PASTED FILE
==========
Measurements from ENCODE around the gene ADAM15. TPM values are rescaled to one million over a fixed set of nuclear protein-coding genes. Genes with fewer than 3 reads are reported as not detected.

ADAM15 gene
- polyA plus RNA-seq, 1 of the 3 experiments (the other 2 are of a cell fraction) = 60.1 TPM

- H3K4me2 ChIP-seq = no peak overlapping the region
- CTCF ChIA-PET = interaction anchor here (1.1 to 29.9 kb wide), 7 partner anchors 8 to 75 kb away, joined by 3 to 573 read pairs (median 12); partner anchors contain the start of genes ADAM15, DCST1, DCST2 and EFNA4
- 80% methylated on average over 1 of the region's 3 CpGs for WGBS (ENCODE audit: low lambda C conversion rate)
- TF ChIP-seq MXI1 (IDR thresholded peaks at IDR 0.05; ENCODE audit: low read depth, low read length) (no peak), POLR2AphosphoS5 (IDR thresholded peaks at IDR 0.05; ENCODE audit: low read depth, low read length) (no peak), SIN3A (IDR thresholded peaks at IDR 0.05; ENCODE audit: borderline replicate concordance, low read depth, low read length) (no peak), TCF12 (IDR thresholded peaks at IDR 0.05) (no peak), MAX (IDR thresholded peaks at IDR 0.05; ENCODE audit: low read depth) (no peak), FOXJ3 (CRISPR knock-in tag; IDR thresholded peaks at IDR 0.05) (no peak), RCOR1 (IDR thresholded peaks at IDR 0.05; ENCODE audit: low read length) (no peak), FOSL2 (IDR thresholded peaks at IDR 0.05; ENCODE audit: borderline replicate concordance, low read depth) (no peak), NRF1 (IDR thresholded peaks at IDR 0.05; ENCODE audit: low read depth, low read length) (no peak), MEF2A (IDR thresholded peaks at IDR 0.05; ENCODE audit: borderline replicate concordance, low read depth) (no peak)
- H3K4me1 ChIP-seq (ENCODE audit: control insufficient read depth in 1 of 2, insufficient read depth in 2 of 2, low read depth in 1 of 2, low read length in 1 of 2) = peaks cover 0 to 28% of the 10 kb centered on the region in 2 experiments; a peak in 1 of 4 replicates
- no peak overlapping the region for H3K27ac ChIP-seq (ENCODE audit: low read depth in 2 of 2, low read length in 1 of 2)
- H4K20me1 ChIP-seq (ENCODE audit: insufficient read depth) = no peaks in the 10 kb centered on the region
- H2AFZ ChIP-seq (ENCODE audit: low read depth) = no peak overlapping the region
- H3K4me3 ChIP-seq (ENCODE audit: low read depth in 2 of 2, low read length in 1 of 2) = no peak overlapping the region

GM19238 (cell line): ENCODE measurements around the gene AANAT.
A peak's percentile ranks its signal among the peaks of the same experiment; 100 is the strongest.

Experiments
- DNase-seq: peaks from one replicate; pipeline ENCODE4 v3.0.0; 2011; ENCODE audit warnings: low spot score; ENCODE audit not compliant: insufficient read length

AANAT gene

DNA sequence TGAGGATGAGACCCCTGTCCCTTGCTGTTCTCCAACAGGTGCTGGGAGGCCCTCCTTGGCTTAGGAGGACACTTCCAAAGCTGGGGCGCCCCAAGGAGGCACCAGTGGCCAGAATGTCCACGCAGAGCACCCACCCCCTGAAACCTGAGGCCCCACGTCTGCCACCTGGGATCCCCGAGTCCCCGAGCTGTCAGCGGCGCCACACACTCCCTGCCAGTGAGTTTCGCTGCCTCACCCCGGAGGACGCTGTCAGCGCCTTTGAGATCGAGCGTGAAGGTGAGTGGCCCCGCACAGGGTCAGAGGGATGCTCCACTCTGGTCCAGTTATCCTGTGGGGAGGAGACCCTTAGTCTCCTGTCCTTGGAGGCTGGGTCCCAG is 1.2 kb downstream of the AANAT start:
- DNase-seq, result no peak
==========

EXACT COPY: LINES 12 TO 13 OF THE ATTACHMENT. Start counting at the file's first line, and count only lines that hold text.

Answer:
- H3K4me3 ChIP-seq (ENCODE audit: low read depth in 2 of 2, low read length in 1 of 2) = no peak overlapping the region

GM19238 (cell line): ENCODE measurements around the gene AANAT.